ALBANY — Less than a year after he was elected to a third term as New York's chief executive, Gov. Cuomo has hit a rut, with nearly two-thirds of voters giving him a negative job performance rating, a Siena College poll has found.
The survey found 64 percent of respondents reported that Cuomo is doing a poor or fair job as governor, while just 34 percent said he is doing a good or excellent job.
Cuomo's job performance rating, along with his favorable rating — 43 percent — are the lowest scores he has had on those two measures, matching his all-time low in February, Siena pollster Steven Greenberg said.
Cuomo got his highest approval ratings in the New York City region, which leans heavily Democratic.
But in the suburbs — usually considered swing regions, with many independents, where voting trends can help decide statewide elections — just 37 percent approve of his performance, Siena reported.
It got worse for Cuomo in the upstate region, where his job performance rating was pegged at 31 percent.
"Since June, his favorability rating has fallen double digits with Democrats, Republicans, independents and voters from every region of the state," Siena Poll spokesman Steven Greenberg said.
The governor's low ratings came even as the same survey found New Yorkers, by a 51-39 percent margin, said Cuomo has made New York a better place in his nearly nine years at the helm of state government.
The poll points to "voter fatigue" with Cuomo, who has won three terms as governor and had one term as state attorney general, said veteran New York political strategist George Arzt.
"What this says to me is he is really not getting his message out on his own accomplishments, and there really needs to be a better narrative coming from the second floor (of the statehouse, where Cuomo has his office)," Arzt said.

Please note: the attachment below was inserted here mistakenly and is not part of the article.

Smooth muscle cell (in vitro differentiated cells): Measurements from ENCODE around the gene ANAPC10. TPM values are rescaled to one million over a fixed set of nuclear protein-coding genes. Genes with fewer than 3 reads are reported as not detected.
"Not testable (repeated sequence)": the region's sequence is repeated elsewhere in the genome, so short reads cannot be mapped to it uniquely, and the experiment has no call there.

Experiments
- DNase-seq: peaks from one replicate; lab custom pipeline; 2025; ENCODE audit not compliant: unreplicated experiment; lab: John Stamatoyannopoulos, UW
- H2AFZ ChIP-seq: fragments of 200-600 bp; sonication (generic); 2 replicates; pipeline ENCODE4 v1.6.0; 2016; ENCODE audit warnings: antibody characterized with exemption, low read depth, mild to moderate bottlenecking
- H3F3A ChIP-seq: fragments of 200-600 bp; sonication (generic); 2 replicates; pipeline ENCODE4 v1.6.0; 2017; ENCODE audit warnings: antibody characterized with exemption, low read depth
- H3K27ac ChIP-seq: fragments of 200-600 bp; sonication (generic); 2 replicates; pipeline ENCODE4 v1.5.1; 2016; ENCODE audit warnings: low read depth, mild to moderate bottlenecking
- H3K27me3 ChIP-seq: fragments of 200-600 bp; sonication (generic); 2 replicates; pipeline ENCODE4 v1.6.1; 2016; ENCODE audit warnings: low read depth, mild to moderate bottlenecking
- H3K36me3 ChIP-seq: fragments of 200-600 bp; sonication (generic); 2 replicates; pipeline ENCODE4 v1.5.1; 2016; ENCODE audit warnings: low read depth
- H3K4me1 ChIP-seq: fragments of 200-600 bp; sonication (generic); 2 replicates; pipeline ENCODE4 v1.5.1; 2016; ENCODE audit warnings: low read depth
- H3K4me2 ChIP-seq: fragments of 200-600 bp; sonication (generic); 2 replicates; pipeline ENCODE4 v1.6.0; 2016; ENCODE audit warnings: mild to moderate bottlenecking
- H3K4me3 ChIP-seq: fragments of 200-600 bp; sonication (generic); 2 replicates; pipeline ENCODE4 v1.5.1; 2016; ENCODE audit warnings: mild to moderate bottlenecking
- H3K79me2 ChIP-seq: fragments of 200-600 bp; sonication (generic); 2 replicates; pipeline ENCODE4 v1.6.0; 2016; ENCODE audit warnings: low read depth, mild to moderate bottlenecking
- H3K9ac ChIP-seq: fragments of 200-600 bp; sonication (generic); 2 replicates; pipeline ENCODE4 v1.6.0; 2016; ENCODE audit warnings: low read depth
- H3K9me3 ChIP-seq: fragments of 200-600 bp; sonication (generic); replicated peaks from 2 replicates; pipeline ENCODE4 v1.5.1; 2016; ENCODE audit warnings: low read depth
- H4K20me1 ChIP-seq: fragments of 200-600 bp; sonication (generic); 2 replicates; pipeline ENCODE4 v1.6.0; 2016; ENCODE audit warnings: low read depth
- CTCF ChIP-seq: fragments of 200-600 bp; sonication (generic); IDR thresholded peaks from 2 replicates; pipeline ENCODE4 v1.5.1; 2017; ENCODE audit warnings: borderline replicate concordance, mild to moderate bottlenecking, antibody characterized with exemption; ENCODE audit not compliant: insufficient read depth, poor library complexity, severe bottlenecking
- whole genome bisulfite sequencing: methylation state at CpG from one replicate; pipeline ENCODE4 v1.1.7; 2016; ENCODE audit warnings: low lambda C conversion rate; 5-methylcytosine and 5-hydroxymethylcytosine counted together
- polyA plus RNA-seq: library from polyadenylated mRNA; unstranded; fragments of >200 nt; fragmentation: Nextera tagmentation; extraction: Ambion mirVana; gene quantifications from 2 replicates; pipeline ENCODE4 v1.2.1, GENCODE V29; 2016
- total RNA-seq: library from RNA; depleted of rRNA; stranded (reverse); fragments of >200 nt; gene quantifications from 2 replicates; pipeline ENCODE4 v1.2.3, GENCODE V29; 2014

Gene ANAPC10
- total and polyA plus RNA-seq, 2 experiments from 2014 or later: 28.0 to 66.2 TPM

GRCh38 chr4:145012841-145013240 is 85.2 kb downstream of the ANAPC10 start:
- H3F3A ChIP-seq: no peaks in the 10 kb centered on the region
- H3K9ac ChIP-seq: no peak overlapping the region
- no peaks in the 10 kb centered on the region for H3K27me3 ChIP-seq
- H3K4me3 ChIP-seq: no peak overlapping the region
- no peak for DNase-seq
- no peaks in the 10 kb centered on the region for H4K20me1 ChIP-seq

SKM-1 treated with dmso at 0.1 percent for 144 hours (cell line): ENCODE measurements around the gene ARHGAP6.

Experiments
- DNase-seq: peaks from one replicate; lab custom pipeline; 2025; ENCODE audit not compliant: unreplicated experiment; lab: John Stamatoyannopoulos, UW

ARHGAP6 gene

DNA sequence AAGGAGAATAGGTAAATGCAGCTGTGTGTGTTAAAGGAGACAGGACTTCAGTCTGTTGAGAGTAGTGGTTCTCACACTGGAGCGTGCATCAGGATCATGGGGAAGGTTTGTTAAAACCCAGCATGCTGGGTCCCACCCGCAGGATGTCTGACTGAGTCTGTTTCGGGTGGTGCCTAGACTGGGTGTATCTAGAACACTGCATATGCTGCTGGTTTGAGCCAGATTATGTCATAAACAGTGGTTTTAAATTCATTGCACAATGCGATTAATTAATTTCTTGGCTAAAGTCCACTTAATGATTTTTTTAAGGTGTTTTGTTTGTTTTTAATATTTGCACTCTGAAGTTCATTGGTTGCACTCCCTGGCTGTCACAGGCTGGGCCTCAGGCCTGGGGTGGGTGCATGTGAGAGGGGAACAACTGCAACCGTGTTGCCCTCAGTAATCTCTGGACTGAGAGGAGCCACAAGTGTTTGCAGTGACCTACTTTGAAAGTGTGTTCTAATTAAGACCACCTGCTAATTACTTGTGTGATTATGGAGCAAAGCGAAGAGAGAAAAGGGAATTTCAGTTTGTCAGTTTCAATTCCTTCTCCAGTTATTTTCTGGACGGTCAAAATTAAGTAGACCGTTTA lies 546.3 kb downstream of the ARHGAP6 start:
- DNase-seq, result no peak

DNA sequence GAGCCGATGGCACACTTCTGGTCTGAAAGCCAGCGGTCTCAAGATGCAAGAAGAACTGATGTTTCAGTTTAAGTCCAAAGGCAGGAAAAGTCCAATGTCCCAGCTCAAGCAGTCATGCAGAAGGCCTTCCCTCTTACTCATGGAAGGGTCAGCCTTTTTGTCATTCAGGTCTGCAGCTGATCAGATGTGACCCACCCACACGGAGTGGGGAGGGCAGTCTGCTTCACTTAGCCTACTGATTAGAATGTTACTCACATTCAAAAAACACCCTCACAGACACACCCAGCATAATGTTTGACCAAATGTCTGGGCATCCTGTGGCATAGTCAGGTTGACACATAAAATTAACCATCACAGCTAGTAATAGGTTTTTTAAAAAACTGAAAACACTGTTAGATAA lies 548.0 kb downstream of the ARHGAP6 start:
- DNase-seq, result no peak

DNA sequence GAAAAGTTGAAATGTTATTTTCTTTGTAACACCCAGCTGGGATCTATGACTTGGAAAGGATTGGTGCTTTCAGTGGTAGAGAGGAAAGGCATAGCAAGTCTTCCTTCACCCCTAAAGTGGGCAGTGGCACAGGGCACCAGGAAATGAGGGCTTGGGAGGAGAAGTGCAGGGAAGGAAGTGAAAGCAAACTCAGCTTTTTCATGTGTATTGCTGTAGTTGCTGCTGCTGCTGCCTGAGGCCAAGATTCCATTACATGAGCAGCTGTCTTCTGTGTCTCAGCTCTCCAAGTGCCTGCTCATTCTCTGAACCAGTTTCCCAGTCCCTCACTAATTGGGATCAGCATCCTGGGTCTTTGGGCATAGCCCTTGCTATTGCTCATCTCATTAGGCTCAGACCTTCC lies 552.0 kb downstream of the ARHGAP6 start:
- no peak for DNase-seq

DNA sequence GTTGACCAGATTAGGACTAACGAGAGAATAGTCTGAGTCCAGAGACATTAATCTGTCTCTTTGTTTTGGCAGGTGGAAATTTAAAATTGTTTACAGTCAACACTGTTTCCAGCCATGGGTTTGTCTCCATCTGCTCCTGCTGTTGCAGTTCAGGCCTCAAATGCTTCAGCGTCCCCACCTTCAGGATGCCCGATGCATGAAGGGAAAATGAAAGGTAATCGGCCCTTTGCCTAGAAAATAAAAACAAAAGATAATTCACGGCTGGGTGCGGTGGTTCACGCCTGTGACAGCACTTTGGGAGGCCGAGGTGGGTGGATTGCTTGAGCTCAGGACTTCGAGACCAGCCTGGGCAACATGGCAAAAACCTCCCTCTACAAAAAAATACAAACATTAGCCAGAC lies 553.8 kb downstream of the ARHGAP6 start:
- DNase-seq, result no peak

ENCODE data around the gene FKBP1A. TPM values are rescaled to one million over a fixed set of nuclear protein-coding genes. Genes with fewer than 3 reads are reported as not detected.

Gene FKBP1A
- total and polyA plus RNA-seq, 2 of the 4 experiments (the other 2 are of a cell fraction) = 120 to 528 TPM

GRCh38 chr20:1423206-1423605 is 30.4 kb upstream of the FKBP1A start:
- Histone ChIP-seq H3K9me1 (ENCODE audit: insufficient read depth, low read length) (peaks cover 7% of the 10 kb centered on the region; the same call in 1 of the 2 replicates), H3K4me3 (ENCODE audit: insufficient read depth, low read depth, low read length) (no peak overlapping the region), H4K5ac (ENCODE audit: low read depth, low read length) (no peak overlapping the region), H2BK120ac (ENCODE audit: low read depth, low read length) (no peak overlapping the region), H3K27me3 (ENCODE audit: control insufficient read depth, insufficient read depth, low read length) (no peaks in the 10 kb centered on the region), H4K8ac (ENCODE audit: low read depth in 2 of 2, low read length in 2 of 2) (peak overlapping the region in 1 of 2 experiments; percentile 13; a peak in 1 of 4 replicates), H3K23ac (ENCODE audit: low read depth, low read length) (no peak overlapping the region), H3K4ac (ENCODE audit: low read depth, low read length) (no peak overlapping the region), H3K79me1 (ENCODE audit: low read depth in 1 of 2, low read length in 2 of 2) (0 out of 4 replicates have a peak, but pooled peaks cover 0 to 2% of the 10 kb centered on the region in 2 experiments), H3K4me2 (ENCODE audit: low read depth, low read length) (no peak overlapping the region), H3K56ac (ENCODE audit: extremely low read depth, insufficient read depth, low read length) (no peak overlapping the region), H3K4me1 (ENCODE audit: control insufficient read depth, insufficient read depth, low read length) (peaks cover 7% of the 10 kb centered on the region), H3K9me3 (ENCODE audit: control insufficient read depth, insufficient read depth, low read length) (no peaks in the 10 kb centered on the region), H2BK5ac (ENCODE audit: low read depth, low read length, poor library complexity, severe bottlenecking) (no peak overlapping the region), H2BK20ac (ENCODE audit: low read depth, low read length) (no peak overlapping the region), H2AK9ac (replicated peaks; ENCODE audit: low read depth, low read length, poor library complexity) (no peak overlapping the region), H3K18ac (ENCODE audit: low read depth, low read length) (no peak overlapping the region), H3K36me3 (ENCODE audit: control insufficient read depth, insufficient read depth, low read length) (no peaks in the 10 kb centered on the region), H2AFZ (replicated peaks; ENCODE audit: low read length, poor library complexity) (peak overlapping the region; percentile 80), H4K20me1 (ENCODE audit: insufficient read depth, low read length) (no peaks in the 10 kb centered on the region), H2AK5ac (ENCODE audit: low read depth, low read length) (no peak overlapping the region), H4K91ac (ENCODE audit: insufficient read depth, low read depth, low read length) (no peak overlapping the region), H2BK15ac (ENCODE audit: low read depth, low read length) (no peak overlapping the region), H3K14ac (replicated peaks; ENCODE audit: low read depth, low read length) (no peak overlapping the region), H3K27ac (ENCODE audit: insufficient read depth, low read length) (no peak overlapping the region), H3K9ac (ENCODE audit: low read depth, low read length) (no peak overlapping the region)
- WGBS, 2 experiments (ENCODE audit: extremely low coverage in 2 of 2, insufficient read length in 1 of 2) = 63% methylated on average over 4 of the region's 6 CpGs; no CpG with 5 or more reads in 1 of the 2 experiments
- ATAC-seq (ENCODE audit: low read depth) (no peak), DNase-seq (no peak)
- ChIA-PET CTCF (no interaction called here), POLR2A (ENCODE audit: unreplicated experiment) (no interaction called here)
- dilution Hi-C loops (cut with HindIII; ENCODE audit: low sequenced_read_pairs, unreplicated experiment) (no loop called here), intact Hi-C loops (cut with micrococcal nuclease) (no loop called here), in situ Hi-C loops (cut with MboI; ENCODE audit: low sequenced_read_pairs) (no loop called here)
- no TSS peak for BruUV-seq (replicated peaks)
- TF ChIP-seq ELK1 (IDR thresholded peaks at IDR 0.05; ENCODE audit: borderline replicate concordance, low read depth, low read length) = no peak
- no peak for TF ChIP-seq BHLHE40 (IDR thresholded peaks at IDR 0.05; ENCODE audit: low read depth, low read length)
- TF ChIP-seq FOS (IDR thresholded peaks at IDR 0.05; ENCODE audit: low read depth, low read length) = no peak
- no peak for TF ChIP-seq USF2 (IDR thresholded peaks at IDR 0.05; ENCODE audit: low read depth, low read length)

But Arzt suggested Cuomo, who plans to seek a fourth term in 2022, is in good position to weather the dip in his poll numbers as "there isn't anyone on the horizon who poses a threat to him."
Cuomo also hasn't benefited from his recent strategy of choosing public radio stations as forums for interviews, Arzt added.
"He needs to go into communities, and go into black churches and walk in towns and go down to business districts and have people touch him," he said. "You can't manage the press by press release."
Cuomo's office offered no comment on the survey results.
Siena found that one of the centerpiece measures approved in the 2019 legislative session, the new law allowing undocumented immigrants to qualify for driver's licenses in New York, remains unpopular with voters. Cuomo was among its advocates. Just 43 percent of respondents said they favor the law, while 53 percent indicated opposition to it.
Another new law — one allowing farm workers to join unions and get overtime pay for working long hours — drew the support of 78 percent of those who answered the survey of 810 registered voters. The survey was conducted July 28 through August 1.
The same poll showed New Yorkers giving President Donald Trump, a native New Yorker, a negative job performance rating — 34-66 percent, though that was an improvement from the 29-70 percent numbers he drew from the same survey in June.
The survey suggested that the most popular New York politician at the moment is Senate Minority Leader Chuck Schumer, D-N.Y. His favorable rating was put at 53 percent, while Sen. Kirsten Gillibrand, D-N.Y., now a candidate for the presidency, scored a 41 percent favorable rating.
Joe Mahoney covers the New York Statehouse for CNHI's newspapers and websites. Reach him at email@example.com